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Strategies for a discontinuous future.












Monday, November 22, 2004
 


The First World is the New Third World

"...In a mark of China's growing economic confidence, the country's central bank has offered blunt advice to Washington about its ballooning trade deficit and unemployment.

...�If there is a small deficit, we are not concerned. But certainly we don't want to run into the US situation of having a trade deficit of 6 per cent of GDP,� he said.

�That is not sustainable,� he added. �The appreciation of the RMB will not solve the problems of unemployment in the US because the cost of labour in China is only 3 per cent that of US labour they should give up textiles, shoe-making and even agriculture probably.

�They should concentrate on sectors like aerospace and then sell those things to us and we would spend billions on this. We could easily balance the trade.�"

Highly unusual, to say the least. Ignore the political motive of the prescriptive advice (ie, we won't float the rmb yet) and focus on the fact that he marks 6% of GDP as a danger sign for the deficit. That's a clear signal that China's only willing to grant the US so much latitude - roughly 6% is where the US will begin to lose creditworthiness (relatively speaking), and China will shift it's peg to a basket most likely heavily weighted with euros as the slide of the dollar accelerates on the back of this info.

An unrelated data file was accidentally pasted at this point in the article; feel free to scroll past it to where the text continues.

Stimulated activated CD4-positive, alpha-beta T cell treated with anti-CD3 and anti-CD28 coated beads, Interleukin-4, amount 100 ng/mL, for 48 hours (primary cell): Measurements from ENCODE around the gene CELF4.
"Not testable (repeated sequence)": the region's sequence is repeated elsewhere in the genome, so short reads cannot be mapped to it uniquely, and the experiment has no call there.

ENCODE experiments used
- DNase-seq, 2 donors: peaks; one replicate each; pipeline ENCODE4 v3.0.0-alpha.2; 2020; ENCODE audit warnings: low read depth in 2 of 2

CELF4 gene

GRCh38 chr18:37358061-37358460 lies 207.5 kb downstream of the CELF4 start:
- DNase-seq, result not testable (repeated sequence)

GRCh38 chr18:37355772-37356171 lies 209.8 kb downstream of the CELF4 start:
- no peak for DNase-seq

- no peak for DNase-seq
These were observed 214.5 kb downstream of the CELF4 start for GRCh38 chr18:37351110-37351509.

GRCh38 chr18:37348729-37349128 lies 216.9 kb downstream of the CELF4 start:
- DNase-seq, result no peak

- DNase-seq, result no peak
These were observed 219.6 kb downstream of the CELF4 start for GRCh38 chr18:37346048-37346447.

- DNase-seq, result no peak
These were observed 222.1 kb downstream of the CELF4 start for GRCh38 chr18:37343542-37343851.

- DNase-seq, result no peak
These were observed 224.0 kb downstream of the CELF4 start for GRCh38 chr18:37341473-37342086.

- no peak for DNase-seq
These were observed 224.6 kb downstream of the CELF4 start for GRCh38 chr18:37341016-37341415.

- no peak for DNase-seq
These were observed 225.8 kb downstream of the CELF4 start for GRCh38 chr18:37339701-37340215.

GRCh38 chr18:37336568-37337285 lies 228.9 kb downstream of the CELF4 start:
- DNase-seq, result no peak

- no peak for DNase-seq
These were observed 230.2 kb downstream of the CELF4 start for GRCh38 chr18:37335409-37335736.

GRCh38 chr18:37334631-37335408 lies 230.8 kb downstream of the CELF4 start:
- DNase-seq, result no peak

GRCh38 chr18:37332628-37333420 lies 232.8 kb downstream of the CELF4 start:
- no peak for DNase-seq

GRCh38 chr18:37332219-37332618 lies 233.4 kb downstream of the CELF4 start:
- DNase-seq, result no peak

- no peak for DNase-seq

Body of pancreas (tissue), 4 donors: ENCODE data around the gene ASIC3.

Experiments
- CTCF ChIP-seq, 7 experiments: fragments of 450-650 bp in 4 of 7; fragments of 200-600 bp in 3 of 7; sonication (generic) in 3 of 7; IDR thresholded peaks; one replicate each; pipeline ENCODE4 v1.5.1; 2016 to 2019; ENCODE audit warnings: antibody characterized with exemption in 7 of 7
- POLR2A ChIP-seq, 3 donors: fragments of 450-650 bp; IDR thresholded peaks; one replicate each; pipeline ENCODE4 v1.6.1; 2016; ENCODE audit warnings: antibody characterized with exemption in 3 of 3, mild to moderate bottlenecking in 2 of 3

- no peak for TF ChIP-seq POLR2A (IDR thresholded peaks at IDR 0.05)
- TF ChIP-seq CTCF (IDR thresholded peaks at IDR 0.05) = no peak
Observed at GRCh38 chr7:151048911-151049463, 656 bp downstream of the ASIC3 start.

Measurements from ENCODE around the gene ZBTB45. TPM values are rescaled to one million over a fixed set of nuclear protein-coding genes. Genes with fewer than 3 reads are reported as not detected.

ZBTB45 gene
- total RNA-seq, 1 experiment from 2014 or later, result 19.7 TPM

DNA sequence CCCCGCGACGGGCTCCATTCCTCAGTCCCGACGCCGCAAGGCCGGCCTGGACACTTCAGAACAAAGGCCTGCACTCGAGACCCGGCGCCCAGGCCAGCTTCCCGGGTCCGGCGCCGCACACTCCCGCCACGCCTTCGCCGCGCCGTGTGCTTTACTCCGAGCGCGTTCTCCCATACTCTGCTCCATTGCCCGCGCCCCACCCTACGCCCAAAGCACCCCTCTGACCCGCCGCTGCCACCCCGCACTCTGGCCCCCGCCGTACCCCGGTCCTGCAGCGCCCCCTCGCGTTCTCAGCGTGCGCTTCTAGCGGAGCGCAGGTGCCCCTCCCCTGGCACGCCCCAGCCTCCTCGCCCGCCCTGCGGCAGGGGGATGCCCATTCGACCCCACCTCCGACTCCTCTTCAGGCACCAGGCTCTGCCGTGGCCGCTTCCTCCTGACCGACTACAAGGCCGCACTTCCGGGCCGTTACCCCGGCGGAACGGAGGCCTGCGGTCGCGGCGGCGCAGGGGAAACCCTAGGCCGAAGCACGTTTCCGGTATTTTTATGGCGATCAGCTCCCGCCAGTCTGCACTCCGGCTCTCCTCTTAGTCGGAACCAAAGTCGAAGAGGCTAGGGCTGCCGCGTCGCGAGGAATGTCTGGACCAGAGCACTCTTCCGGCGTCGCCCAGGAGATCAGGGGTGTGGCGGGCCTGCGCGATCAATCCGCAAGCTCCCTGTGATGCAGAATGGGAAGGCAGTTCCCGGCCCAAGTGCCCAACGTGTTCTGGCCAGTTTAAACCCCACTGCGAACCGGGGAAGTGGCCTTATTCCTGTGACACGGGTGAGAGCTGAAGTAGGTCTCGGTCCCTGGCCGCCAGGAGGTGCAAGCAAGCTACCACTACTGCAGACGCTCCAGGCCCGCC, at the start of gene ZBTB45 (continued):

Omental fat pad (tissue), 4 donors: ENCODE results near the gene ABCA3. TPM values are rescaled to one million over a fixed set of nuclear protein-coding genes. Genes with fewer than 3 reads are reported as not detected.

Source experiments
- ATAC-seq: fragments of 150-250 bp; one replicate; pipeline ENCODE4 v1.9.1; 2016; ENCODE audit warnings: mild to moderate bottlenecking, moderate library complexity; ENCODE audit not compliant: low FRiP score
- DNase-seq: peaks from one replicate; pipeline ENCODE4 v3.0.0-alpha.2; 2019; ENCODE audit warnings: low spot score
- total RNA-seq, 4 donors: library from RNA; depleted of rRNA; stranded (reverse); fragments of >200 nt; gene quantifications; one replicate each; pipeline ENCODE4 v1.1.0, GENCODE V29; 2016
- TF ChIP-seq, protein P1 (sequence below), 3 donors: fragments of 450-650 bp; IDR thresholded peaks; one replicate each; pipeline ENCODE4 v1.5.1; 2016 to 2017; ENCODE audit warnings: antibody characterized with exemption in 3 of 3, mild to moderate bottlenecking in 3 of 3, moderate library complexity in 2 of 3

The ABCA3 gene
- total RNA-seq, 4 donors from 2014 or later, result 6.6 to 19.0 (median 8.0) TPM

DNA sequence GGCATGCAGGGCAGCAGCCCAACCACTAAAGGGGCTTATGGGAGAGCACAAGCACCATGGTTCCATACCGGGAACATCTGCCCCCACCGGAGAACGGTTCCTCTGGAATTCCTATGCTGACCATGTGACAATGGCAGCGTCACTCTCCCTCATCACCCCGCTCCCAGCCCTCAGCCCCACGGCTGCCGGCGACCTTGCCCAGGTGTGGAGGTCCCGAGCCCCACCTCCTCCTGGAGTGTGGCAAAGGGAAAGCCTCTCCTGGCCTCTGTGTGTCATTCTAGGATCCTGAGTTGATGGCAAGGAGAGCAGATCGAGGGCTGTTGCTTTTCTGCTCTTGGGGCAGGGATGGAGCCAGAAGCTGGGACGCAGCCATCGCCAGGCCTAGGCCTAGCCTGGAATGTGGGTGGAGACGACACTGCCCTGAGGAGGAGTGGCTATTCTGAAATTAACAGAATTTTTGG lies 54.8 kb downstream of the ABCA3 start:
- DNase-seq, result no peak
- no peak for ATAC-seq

That is really big news - because I think most people expected the US's credit to be good for more than 6% of GDP. This places a nice big constraint on current levels of consumption growth/savings decline.

-- umair // 10:50 PM //


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